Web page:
Veggie burger or burger-burger? What you order used to come down to whether you are a vegetarian or carnivore, or whether you’re in the mood for something light or something juicy. But today, your answer may be driven by more complex considerations like where the meat came from, your concerns about heart disease risk and your feelings about environmental sustainability.
Consider, for example, a new analysis from the Environmental Working Group, which reports that nearly 80 percent of the government-tested bacteria on supermarket ground turkey, pork chops, ground beef and chicken were antibiotic-resistant in 2015, the most recent year from which data is available.
That means that the food is likely to house bacteria that doesn’t respond to the medications intended to kill it, due to widespread farming practices involving the use of antibiotics to encourage growth and prevent disease in animals.
“If you eat that meat and undercook it, you could get a salmonella infection that’s resistant to amoxicillin,” explains registered dietitian Dawn Undurraga, who authored the report. “The bigger concern is we use [that drug] to treat ear infections, we use [it] to treat pneumonia, and all these important things for our kids.” If the drug stops working due in part to its use in farm animals raised to become burgers and chops, she continues, humans will be at a loss when they need effective treatments for common, and often serious, conditions.
Concerns about antibiotic-resistant bacteria and its consequences for both individuals and the population aren’t new; the World Health Organization calls antibiotic resistance “one of the biggest threats to global health, food security and development today.” But this report calls out the U.S. government for not implementing and enforcing strong enough policies against the production and use of unnecessary antibiotics in farm animals, and for skirting what EWG says is the truth in its own reports on progress. Since its initial report five years ago, the EWG is “still seeing high levels of antibiotic-resistant bacteria on meat,” Undurraga says. “We don’t need to wait until it’s 100 percent resistant before we take some strong action.”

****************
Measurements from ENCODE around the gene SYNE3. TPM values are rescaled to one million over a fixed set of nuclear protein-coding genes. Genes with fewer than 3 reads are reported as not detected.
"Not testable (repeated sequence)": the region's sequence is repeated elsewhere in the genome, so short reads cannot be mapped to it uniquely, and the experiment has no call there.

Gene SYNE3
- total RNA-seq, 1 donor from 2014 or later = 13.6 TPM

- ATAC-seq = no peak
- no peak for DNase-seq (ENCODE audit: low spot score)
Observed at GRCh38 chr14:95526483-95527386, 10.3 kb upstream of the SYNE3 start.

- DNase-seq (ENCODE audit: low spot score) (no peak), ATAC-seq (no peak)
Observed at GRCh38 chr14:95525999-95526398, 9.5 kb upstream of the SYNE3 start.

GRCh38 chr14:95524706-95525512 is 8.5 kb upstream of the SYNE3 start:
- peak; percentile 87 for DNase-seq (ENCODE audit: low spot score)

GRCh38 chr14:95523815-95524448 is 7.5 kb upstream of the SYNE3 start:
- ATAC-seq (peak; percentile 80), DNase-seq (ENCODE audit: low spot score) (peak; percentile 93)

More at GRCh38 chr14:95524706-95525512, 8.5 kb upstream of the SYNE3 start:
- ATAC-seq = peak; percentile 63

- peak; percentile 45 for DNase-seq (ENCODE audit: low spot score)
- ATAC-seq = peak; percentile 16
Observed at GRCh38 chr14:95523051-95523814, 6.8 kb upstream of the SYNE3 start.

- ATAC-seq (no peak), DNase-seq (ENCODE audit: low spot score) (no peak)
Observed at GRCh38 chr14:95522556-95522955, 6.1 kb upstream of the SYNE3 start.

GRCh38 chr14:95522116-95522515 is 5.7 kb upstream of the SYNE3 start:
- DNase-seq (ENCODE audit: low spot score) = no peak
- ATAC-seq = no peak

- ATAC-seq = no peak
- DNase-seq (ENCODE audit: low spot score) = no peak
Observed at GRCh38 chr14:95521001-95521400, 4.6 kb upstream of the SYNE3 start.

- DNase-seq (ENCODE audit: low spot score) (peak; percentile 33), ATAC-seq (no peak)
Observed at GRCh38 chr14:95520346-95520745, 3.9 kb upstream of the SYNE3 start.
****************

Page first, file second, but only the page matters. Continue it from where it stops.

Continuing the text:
But before throwing out your meat and your summer barbecue plans, understand the context, recommends Joy Dubost, a registered dietitian and food scientist outside of New York City. “We know this is not just a meat issue,” she says, noting that physicians write 80 million unnecessary antibiotic prescriptions each year, which is also contributing to the problem. It’s unclear how much each factor comes in to play. What’s more, not all antibiotics used in animals are medically important to humans, though Undurraga says their use is still problematic since resistant traits can spread between bacteria.
You may take comfort in knowing, however, that national and global organizations are trying to “nip it in the bud,” Dubost says, in part through physician education. While the EWG says it’s not enough, the Food and Drug Administration, the White House, the World Health Organization and other organizations are also taking steps to respond to the problem. “The most important thing for consumers to know is that [the U.S. Department of Agriculture] and the industry test for bacteria on meat and poultry every single day, and data show today’s meat and poultry supply is safer than ever,” says KatieRose McCullough, the director of regulatory and scientific affairs for the North American Meat Institute, a trade association.
Perhaps most practically, consumers should understand that any bacteria on meat — antibiotic-resistant or not — can’t infect you if the meat is properly cooked first. “By taking proper precautions,” Dubost says, “you can definitely eliminate the cause.” Here are the main pointers to remember if burgers, grilled chicken sandwiches or pork chops are on your menu:
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